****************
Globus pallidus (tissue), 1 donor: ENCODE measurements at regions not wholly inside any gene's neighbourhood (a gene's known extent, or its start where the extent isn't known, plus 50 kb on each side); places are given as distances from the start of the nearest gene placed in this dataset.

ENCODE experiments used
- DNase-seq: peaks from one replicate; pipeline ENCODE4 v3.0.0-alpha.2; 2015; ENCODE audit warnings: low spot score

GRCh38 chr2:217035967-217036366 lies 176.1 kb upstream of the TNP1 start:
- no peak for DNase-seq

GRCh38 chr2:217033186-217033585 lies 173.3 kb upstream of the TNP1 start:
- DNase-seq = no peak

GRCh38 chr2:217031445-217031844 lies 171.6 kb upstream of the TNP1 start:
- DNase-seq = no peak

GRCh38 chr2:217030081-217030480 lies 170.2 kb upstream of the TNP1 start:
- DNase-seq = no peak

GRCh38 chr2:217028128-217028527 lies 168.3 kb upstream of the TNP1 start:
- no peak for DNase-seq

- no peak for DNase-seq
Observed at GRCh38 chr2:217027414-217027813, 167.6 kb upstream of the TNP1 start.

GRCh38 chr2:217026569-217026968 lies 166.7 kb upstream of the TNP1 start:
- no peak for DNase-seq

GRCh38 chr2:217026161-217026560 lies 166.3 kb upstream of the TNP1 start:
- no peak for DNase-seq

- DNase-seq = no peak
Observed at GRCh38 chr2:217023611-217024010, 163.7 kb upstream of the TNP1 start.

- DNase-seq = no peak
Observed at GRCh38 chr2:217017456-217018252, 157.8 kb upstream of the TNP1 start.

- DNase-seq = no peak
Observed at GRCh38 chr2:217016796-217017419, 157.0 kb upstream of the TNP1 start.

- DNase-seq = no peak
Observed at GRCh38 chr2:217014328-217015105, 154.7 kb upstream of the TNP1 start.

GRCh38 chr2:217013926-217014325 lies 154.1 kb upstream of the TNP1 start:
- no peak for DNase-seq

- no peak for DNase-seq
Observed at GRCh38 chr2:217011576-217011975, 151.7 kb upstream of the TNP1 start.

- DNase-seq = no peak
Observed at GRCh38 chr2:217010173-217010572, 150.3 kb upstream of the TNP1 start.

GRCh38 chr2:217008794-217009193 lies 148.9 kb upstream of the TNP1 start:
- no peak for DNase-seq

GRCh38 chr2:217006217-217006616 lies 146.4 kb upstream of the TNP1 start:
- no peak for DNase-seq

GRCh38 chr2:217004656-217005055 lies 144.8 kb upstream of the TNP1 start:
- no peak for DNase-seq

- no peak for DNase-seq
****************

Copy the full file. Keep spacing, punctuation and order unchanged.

Globus pallidus (tissue), 1 donor: ENCODE measurements at regions not wholly inside any gene's neighbourhood (a gene's known extent, or its start where the extent isn't known, plus 50 kb on each side); places are given as distances from the start of the nearest gene placed in this dataset.

ENCODE experiments used
- DNase-seq: peaks from one replicate; pipeline ENCODE4 v3.0.0-alpha.2; 2015; ENCODE audit warnings: low spot score

GRCh38 chr2:217035967-217036366 lies 176.1 kb upstream of the TNP1 start:
- no peak for DNase-seq

GRCh38 chr2:217033186-217033585 lies 173.3 kb upstream of the TNP1 start:
- DNase-seq = no peak

GRCh38 chr2:217031445-217031844 lies 171.6 kb upstream of the TNP1 start:
- DNase-seq = no peak

GRCh38 chr2:217030081-217030480 lies 170.2 kb upstream of the TNP1 start:
- DNase-seq = no peak

GRCh38 chr2:217028128-217028527 lies 168.3 kb upstream of the TNP1 start:
- no peak for DNase-seq

- no peak for DNase-seq
Observed at GRCh38 chr2:217027414-217027813, 167.6 kb upstream of the TNP1 start.

GRCh38 chr2:217026569-217026968 lies 166.7 kb upstream of the TNP1 start:
- no peak for DNase-seq

GRCh38 chr2:217026161-217026560 lies 166.3 kb upstream of the TNP1 start:
- no peak for DNase-seq

- DNase-seq = no peak
Observed at GRCh38 chr2:217023611-217024010, 163.7 kb upstream of the TNP1 start.

- DNase-seq = no peak
Observed at GRCh38 chr2:217017456-217018252, 157.8 kb upstream of the TNP1 start.

- DNase-seq = no peak
Observed at GRCh38 chr2:217016796-217017419, 157.0 kb upstream of the TNP1 start.

- DNase-seq = no peak
Observed at GRCh38 chr2:217014328-217015105, 154.7 kb upstream of the TNP1 start.

GRCh38 chr2:217013926-217014325 lies 154.1 kb upstream of the TNP1 start:
- no peak for DNase-seq

- no peak for DNase-seq
Observed at GRCh38 chr2:217011576-217011975, 151.7 kb upstream of the TNP1 start.

- DNase-seq = no peak
Observed at GRCh38 chr2:217010173-217010572, 150.3 kb upstream of the TNP1 start.

GRCh38 chr2:217008794-217009193 lies 148.9 kb upstream of the TNP1 start:
- no peak for DNase-seq

GRCh38 chr2:217006217-217006616 lies 146.4 kb upstream of the TNP1 start:
- no peak for DNase-seq

GRCh38 chr2:217004656-217005055 lies 144.8 kb upstream of the TNP1 start:
- no peak for DNase-seq

- no peak for DNase-seq